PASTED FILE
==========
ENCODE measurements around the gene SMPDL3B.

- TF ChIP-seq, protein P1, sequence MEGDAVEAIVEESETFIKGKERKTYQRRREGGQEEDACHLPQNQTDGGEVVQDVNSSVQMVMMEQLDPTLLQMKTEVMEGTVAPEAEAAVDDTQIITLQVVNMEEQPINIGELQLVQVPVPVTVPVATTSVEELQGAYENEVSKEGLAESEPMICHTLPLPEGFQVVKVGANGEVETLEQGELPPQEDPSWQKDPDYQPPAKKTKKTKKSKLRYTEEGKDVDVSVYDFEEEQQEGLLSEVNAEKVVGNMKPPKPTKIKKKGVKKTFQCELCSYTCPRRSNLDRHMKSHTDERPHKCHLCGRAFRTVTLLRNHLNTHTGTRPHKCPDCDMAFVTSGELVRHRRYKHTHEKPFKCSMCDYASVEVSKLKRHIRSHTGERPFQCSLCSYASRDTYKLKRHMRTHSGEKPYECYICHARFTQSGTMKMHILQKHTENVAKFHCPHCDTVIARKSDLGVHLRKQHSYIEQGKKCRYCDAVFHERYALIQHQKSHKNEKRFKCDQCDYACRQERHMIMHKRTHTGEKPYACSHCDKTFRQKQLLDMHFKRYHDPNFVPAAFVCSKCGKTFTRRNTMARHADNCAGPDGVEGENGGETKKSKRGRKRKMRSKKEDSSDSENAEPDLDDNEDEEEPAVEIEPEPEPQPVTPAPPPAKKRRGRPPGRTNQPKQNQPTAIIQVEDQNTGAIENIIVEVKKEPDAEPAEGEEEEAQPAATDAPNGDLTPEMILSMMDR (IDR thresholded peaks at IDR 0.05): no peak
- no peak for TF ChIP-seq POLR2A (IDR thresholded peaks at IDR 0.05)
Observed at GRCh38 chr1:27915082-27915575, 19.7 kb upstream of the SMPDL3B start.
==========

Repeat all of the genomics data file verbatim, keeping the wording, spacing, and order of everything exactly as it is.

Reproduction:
ENCODE measurements around the gene SMPDL3B.

- TF ChIP-seq, protein P1, sequence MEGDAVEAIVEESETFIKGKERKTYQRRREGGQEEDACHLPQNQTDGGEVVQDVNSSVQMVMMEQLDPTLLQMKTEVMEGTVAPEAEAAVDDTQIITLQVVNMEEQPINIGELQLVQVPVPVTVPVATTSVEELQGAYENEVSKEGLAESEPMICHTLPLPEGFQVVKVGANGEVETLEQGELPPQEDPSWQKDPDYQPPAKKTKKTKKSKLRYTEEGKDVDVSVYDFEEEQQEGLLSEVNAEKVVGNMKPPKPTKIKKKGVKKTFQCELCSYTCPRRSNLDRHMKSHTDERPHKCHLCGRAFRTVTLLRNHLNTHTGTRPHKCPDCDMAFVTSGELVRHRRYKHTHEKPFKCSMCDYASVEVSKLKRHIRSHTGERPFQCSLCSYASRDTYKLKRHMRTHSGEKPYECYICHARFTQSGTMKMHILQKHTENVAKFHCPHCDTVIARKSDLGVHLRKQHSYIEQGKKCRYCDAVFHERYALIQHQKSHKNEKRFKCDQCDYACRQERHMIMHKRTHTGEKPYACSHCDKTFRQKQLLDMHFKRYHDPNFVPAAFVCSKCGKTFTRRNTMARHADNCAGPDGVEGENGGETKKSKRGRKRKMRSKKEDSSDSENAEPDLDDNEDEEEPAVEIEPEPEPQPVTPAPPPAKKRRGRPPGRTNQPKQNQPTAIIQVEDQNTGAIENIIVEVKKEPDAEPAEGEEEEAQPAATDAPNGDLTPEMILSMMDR (IDR thresholded peaks at IDR 0.05): no peak
- no peak for TF ChIP-seq POLR2A (IDR thresholded peaks at IDR 0.05)
Observed at GRCh38 chr1:27915082-27915575, 19.7 kb upstream of the SMPDL3B start.